Hope Now = False Hope

The Hope Now Alliance, a plan brokered by Treasury Secretary Hank Paulson to get mortgage servicers to freeze introductory ARM rates for a narrowly-defined set of subprime borrowers, was roundly attacked by many borrower advocate groups. Their estimates of how many people it would help ranged from 15,000 to 145,00, and were attacked by the Administration.

Looks like the critics are being proven correct. From the Wall Street Journal in “Earlier Subprime Rescue Falters“:

In the past two months, the 1-888-995-HOPE hotline received roughly 176,000 calls, according to the nonprofit Homeownership Preservation Foundation, which operates the hotline. During that time, hotline counselors recommended a workout for 9,975 borrowers — and told an additional 4,410 people to “seriously consider selling their home,” the group says. Another 12,113 borrowers were referred for in-person counseling and services such as job-placement help.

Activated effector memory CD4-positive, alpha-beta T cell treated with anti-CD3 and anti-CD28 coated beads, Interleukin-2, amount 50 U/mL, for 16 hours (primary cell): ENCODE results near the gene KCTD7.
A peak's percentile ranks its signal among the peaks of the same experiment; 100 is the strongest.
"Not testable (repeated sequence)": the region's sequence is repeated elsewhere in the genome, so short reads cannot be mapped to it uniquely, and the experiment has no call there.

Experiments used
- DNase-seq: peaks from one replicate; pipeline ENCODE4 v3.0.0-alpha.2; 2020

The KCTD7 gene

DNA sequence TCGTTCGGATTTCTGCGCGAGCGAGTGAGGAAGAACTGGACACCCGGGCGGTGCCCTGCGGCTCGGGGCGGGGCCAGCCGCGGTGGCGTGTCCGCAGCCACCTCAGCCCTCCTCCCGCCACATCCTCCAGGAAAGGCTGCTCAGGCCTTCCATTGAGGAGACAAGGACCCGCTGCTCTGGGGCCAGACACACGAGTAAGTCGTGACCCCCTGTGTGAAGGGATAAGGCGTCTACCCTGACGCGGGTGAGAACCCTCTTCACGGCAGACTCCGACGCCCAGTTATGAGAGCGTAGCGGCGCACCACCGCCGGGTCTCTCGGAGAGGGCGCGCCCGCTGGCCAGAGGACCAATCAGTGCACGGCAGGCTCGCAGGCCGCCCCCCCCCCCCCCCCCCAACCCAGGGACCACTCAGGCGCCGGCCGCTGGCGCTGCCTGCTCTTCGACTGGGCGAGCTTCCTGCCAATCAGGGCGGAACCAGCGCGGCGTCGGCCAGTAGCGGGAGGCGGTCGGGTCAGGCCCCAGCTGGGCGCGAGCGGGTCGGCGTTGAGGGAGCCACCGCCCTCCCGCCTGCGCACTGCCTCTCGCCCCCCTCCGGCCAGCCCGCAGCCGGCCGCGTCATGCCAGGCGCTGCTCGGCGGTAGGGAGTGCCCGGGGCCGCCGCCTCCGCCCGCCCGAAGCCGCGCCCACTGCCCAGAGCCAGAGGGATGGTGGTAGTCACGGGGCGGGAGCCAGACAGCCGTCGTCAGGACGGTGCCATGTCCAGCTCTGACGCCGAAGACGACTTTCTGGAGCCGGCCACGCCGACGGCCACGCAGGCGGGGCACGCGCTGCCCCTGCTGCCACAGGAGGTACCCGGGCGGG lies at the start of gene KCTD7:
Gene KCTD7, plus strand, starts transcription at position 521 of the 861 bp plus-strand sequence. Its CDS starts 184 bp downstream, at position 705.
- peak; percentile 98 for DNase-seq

The beginning of the article says only 36,000 borrowers received counseling. So what happened to the other 140,000?

And no one is promising a big spike up:

Faith Schwartz, executive director of the Hope Now Alliance, a coalition of mortgage companies, investors and credit counselors, said she expects the number of borrowers benefiting from the rate freeze to “inch up.”

If this is all the official shill is willing to promise, I wouldn’t get my hopes up.

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  1. Yves Smith

    The language in the article was that they received 176,000 calls on the hotline. Given the narrow criteria for the Hope Now plan (the reset had to occur in a certain period, the teaser rate had to be at a certain level, your LTV had be over 97%), the more likely cause is that most were screened out on an initial call. Subsequent counseling was likely done via other channels (there are many not-for-profit counseling organizations spread around the US).

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